April 16, 2021

About “Free Antivirus” software

I see many questions revolving around “free” antivirus software.
You need to first understand that:

“Free” software is cut-down software. It lacks many important security features the paid version includes. It’s probably wonky from the missing parts.

Nothing is free. Don’t whine about the popup ads or privacy invasion when you use a “free” antivirus.

Be grateful. If you like the software, buy it.

You’re better off using Windows 10 Defender than installing any “free” antivirus. Its very good but it doesn’t protect Chrome or Firefox

If you have questions about “free” software, be aware that most pros use paid AV software and or a mixed variety, which is going to be different.

Nobody wants to spend more money than they have to. I get that. No harm in looking for coupons or deals.

I wish antivirus companies would stop giving out “free” antivirus. It’s causing misconceptions about it’s use.

Comments

Dump-ster-Fire

Defender protects Chrome and Firefox depending on how you define ‘protect’, both at the real-time protection level (file read, or file write), as well as the TCPIP level if you configure the software properly (Network Protection). It also publishes the AMSI interface where applications can request a scan from the AV software, which is typically used by browsers when downloads are requested.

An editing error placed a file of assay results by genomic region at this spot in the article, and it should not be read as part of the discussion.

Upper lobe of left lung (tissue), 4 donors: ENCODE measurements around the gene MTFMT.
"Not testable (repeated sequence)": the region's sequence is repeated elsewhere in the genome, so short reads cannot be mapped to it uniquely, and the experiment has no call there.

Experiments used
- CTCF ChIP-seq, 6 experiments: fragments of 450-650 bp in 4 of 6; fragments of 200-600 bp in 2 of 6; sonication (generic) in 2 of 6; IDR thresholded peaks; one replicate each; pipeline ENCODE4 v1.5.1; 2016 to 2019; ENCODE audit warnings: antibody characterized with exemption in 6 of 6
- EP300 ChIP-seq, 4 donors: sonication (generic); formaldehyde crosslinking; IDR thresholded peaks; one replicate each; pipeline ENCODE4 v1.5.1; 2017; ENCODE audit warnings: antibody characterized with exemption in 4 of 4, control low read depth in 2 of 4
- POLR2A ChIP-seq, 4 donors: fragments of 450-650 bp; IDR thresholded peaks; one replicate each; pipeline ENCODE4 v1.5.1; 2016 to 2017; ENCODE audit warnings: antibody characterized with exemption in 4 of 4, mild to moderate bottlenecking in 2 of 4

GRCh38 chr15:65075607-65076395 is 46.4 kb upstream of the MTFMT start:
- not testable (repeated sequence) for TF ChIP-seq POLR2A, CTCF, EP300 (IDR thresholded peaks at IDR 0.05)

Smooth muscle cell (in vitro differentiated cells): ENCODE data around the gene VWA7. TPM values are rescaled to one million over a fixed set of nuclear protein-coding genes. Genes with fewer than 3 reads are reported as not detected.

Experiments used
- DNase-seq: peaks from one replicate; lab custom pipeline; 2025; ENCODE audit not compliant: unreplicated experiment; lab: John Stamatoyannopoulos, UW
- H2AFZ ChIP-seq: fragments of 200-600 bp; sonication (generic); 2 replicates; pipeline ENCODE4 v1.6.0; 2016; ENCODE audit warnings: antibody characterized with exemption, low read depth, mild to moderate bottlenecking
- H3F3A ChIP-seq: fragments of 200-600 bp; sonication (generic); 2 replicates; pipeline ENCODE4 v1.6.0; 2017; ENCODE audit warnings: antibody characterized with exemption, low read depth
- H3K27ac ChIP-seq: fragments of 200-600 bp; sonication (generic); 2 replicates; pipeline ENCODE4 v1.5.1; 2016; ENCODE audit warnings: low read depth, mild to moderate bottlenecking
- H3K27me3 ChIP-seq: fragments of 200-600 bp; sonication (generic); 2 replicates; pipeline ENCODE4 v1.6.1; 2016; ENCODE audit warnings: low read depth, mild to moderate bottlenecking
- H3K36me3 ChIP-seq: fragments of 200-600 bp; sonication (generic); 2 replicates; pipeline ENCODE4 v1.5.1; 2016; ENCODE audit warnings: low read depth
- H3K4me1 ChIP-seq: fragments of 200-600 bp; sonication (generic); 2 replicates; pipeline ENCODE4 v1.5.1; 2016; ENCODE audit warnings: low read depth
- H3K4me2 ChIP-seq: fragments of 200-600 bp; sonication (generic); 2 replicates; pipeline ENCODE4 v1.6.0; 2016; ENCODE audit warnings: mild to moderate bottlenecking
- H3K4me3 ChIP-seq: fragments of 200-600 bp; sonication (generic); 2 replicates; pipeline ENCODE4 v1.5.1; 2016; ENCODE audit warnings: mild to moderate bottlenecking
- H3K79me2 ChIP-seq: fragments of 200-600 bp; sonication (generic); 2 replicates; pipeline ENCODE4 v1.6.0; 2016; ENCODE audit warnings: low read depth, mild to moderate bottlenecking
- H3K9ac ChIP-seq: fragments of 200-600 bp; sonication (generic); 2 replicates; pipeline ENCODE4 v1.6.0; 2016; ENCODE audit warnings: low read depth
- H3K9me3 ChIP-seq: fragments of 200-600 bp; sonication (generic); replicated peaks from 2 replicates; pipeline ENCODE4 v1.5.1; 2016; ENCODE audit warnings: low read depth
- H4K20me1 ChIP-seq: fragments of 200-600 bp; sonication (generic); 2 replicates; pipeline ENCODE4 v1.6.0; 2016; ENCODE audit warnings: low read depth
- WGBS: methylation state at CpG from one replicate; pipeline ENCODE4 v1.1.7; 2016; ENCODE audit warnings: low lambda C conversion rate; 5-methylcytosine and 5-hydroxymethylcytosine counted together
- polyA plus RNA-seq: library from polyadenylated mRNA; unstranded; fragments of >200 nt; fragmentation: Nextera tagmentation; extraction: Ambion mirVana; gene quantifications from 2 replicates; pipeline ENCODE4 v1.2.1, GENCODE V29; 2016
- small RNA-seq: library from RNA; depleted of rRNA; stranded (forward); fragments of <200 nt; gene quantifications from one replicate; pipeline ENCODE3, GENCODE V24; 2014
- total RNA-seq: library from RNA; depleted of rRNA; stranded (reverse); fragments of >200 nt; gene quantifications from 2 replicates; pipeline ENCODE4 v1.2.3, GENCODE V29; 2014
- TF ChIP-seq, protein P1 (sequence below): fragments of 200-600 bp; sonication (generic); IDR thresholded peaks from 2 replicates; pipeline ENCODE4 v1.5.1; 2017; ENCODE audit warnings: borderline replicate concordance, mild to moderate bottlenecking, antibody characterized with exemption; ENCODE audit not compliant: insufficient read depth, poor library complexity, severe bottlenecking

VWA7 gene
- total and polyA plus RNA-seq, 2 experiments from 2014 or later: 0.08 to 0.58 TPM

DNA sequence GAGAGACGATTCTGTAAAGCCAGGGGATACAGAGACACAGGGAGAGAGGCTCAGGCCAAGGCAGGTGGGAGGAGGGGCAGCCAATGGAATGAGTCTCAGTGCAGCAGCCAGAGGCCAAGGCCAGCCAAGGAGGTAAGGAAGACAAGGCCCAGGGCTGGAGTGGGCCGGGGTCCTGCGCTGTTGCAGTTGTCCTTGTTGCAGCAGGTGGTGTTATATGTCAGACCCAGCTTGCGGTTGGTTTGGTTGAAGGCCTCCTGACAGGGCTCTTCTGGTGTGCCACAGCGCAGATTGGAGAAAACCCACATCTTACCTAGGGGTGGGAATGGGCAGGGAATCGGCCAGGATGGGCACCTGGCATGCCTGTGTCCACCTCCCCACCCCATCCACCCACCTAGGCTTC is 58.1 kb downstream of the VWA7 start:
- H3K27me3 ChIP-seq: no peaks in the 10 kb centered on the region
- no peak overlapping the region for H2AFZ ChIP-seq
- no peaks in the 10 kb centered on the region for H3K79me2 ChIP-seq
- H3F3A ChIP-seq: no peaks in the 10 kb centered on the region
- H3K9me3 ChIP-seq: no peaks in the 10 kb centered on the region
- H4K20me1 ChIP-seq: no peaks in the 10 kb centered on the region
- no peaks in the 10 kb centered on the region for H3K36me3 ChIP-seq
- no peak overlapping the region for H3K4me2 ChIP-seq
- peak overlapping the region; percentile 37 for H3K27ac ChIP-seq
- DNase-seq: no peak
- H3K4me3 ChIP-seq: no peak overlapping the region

There’s no end user interface for this, but if you enable Network Protection via local policy or the registry all port 80 or 443 traffic will go through the Defender SmartScreen service regardless of source (Edge, Chrome, that game cheat exe you just downloaded).

You can also increase the paranoia of behavior detections with a tool like ConfigureDefender, (or exceedingly clever PowerShell or registry tweaking) which will allow you to access the more powerful, enterprise level functionality of the Defender client. [https://github.com/AndyFul/ConfigureDefender](https://github.com/AndyFul/ConfigureDefender)

Defender also has a paid version, but not for consumers. It’s current name is Microsoft Defender for Endpoint, and it is a whole other thing. Overkill for consumers.

Defender out of the box is ‘good’ AV. Properly configured, it stacks up with the best out there.

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